The thing about debt is that it never seems to go away. There is always something that needs to be repaired or replaced, or medical costs might arise more than once in your life and it is not uncommon to find yourself in over your head financially more than once in your life. Bankruptcy gives you a fresh start while helping you learn how to budget, but this does not take into account catastrophic events, failed businesses, or the need to seek relief a subsequent time. If you have filed bankruptcy before and find yourself in need of filing again, you have to follow certain rules to make sure a second or third filing is proper.
The reason there are rules about successive filings is to prevent abusive filings. The purpose of bankruptcy is to give the honest but unfortunate debtor a fresh start, not a head start. For these reasons a subsequent filing is given a higher level of scrutiny that a first time filing. You can refile for bankruptcy as follows:
- Chapter 7: If you previously filed and received a Chapter 7 discharge, you may not refile a Chapter 7 for 8 years.
- Chapter 13: If you previously filed and received a Chapter 13 discharge, you may not refile Chapter 13 for 2 years.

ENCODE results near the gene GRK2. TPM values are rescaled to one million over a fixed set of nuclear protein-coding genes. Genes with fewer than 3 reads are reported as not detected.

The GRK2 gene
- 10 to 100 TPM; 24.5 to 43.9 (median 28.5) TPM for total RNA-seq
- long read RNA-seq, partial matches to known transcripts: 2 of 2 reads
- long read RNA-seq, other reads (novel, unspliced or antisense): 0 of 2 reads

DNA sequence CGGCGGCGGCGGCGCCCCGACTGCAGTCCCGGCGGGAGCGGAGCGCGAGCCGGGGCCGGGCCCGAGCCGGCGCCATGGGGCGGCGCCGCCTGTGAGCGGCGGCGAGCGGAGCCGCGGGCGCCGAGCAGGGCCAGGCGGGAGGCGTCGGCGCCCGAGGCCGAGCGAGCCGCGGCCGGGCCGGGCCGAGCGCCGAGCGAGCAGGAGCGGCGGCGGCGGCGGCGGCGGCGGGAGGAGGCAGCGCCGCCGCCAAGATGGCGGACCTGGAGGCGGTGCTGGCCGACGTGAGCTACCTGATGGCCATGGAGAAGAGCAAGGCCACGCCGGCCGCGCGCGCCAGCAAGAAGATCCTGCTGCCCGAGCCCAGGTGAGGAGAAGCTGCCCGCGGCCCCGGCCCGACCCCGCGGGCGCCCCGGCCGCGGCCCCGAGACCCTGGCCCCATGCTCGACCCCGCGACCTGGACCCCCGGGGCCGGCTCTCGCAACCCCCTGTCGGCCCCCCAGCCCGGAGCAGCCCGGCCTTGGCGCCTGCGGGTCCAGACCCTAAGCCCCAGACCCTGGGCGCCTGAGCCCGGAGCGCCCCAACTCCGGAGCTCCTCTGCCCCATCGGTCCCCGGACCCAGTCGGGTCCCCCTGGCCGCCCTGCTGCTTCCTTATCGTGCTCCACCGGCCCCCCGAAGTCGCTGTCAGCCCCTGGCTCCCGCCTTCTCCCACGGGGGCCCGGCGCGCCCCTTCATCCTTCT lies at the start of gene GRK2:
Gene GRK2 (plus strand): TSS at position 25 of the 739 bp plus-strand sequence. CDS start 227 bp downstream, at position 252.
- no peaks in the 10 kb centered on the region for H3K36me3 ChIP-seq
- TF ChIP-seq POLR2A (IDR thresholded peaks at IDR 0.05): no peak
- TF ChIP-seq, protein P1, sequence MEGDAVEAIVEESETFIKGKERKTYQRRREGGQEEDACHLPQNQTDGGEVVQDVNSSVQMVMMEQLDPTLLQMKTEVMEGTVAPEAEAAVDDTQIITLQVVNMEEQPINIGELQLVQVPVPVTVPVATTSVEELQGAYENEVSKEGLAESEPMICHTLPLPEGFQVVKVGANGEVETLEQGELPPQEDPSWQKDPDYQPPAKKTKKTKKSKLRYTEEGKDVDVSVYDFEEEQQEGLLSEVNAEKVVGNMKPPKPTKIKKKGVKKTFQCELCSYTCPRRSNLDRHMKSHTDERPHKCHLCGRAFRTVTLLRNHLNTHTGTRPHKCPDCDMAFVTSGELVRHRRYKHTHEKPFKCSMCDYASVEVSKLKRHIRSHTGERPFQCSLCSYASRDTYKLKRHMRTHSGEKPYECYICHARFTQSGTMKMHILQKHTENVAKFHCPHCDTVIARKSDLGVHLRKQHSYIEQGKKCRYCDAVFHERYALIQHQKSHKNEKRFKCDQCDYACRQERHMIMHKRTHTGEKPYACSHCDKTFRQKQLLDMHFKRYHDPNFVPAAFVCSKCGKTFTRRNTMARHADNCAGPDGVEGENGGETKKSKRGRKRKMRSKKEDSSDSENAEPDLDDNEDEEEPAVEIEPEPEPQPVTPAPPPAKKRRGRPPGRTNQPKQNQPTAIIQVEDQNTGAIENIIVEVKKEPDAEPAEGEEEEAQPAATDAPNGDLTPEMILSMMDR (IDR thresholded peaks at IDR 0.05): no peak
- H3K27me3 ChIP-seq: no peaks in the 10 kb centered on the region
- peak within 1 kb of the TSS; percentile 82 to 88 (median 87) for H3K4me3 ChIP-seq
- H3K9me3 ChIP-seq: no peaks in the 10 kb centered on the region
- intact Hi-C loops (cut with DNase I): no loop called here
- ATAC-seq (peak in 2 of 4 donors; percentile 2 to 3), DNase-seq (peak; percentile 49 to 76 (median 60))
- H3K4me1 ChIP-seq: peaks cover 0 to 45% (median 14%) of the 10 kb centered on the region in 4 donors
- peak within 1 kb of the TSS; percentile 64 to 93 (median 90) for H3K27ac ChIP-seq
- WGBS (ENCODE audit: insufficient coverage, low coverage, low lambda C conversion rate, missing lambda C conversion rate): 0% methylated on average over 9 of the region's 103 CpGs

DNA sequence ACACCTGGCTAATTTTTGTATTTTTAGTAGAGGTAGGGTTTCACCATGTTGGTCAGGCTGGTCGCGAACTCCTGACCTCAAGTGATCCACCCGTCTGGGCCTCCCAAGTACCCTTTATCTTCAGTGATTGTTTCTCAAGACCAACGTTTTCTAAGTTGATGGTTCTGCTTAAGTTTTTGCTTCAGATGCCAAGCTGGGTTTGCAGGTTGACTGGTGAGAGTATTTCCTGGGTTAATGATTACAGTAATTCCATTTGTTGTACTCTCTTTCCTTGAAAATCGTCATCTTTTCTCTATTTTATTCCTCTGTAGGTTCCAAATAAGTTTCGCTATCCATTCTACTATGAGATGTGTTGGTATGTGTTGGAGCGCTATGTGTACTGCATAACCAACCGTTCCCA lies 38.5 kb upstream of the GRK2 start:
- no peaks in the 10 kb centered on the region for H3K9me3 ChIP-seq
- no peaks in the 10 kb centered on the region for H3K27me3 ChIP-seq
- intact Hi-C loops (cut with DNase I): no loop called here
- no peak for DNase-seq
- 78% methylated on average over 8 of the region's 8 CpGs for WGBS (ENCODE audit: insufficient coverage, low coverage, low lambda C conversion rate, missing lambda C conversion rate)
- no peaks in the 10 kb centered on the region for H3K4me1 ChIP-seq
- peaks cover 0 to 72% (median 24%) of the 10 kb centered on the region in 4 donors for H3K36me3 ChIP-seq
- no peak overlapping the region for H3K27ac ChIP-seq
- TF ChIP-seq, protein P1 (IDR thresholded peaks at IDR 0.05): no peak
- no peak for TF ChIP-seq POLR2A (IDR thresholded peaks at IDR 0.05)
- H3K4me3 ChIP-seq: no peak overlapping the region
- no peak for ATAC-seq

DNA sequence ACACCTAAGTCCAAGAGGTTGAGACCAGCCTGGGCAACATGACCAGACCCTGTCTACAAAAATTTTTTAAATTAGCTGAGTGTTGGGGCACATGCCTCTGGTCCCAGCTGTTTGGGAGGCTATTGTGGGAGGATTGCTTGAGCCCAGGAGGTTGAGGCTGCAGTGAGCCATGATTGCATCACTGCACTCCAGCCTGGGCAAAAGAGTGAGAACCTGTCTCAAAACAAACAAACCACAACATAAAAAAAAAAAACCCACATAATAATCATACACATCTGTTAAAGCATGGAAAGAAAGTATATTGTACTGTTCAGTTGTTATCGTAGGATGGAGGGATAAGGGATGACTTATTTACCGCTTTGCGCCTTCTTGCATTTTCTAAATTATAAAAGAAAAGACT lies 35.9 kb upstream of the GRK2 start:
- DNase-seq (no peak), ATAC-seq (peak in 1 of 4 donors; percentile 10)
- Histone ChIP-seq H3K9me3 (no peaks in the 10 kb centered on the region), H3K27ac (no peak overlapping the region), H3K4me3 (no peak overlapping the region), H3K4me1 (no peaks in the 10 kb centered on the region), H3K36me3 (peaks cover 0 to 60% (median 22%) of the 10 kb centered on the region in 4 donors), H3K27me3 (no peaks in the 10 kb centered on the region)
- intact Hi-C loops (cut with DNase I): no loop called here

You can refile any chapter if your prior filing did not result in a discharge. The key is accuracy and honestly. Filling out your schedules fully and completely, identifying the cause for the need to file again will help your filing pass muster. You are less likely to be investigated for an abusive filing as long as you are forthcoming with information relative to your need to refile. A trained bankruptcy attorney will analyze your case and explain your options. This will enable you to make an informed decision and get back on track with your finances.
If you are facing overwhelming debt but have filed bankruptcy in the past, call our office to learn your options. Let an experienced attorney help you figure what is best for you. Call a Bloomington, Minnesota bankruptcy attorney today.